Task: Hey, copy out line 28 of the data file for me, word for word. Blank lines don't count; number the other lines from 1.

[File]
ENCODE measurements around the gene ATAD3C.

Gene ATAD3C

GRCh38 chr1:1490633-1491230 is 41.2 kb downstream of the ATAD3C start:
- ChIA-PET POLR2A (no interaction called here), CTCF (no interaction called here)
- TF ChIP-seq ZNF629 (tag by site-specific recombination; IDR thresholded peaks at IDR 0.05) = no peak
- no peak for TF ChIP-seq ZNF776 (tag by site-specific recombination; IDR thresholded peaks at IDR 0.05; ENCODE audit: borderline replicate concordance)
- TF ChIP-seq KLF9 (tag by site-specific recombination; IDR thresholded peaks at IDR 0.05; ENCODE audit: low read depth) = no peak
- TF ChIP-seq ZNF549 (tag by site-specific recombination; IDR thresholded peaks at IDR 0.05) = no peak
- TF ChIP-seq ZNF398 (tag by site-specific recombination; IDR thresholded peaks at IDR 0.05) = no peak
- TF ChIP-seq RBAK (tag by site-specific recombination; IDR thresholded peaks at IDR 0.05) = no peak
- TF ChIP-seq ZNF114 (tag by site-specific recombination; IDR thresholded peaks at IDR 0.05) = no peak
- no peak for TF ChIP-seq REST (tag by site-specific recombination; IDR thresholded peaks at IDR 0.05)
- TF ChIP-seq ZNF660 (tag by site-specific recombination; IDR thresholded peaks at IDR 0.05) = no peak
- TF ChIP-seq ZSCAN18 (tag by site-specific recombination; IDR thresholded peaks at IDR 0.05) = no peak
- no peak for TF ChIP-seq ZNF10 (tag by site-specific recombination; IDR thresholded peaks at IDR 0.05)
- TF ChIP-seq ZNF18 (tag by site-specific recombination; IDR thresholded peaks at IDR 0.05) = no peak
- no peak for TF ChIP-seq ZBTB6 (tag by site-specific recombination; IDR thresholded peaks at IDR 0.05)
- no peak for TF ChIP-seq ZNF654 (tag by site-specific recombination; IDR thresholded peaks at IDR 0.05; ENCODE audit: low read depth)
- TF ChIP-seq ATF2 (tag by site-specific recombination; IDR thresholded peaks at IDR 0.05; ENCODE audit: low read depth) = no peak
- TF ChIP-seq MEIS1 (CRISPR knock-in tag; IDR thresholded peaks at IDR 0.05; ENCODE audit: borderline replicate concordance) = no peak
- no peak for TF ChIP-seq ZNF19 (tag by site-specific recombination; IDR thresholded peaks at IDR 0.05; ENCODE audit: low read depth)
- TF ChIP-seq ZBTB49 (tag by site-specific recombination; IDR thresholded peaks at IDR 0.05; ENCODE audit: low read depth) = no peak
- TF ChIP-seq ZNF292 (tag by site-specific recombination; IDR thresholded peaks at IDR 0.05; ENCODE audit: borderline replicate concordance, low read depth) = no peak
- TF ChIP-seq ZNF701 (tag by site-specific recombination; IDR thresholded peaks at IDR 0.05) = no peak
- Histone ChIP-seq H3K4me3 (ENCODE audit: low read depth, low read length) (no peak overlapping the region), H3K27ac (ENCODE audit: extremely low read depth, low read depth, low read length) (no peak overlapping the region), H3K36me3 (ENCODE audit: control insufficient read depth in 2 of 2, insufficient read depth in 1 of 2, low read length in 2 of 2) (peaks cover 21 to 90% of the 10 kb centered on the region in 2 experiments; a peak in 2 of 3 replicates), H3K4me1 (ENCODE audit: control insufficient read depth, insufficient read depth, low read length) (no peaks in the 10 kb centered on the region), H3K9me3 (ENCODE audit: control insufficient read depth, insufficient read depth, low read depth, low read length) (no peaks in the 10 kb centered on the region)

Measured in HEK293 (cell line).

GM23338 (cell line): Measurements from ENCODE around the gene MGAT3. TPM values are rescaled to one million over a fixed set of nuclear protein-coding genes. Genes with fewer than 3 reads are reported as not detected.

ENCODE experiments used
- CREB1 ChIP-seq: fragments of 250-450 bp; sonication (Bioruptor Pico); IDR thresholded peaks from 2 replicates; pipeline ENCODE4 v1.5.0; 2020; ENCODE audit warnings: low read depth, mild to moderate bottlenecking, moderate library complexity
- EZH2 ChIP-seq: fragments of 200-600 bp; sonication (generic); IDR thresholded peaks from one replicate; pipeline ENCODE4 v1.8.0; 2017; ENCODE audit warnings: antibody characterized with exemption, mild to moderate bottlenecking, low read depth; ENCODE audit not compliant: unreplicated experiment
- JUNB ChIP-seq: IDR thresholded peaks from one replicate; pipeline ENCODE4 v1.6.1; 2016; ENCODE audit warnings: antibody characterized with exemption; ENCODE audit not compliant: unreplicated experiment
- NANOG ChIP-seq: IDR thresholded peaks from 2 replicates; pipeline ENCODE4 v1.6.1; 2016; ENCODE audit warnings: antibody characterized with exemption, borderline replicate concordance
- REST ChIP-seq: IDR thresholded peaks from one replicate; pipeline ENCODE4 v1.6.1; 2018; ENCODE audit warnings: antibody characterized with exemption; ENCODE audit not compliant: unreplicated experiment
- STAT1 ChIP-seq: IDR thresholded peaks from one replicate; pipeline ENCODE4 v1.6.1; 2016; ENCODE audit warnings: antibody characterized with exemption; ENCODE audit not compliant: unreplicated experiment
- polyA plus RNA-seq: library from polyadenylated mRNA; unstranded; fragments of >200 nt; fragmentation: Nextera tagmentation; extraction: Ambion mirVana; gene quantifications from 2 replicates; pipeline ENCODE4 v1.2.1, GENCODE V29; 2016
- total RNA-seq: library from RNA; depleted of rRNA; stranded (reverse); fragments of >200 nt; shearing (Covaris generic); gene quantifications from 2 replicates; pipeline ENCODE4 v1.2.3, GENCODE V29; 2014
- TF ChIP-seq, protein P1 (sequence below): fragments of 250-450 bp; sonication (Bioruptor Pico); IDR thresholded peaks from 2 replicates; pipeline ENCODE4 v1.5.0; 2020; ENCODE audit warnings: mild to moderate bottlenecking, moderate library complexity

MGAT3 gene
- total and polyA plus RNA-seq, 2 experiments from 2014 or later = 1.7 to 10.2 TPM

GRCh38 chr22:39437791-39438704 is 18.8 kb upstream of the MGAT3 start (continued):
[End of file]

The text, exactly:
ENCODE experiments used